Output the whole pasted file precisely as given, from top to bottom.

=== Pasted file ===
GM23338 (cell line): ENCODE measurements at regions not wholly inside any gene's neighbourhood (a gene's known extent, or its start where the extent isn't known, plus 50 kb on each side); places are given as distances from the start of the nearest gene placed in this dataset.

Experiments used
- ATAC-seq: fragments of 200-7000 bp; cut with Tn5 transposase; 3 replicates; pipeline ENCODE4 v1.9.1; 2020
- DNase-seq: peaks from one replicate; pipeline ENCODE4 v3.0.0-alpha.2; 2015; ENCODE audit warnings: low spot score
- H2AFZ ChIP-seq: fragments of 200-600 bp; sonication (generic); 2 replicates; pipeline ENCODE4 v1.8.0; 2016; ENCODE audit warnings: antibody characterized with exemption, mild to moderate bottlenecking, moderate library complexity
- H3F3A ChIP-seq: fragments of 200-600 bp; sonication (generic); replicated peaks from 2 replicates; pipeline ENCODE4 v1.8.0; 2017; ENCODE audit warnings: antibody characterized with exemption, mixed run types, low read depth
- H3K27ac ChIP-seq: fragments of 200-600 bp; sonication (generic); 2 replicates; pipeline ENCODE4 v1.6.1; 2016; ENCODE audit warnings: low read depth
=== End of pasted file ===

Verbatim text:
GM23338 (cell line): ENCODE measurements at regions not wholly inside any gene's neighbourhood (a gene's known extent, or its start where the extent isn't known, plus 50 kb on each side); places are given as distances from the start of the nearest gene placed in this dataset.

Experiments used
- ATAC-seq: fragments of 200-7000 bp; cut with Tn5 transposase; 3 replicates; pipeline ENCODE4 v1.9.1; 2020
- DNase-seq: peaks from one replicate; pipeline ENCODE4 v3.0.0-alpha.2; 2015; ENCODE audit warnings: low spot score
- H2AFZ ChIP-seq: fragments of 200-600 bp; sonication (generic); 2 replicates; pipeline ENCODE4 v1.8.0; 2016; ENCODE audit warnings: antibody characterized with exemption, mild to moderate bottlenecking, moderate library complexity
- H3F3A ChIP-seq: fragments of 200-600 bp; sonication (generic); replicated peaks from 2 replicates; pipeline ENCODE4 v1.8.0; 2017; ENCODE audit warnings: antibody characterized with exemption, mixed run types, low read depth
- H3K27ac ChIP-seq: fragments of 200-600 bp; sonication (generic); 2 replicates; pipeline ENCODE4 v1.6.1; 2016; ENCODE audit warnings: low read depth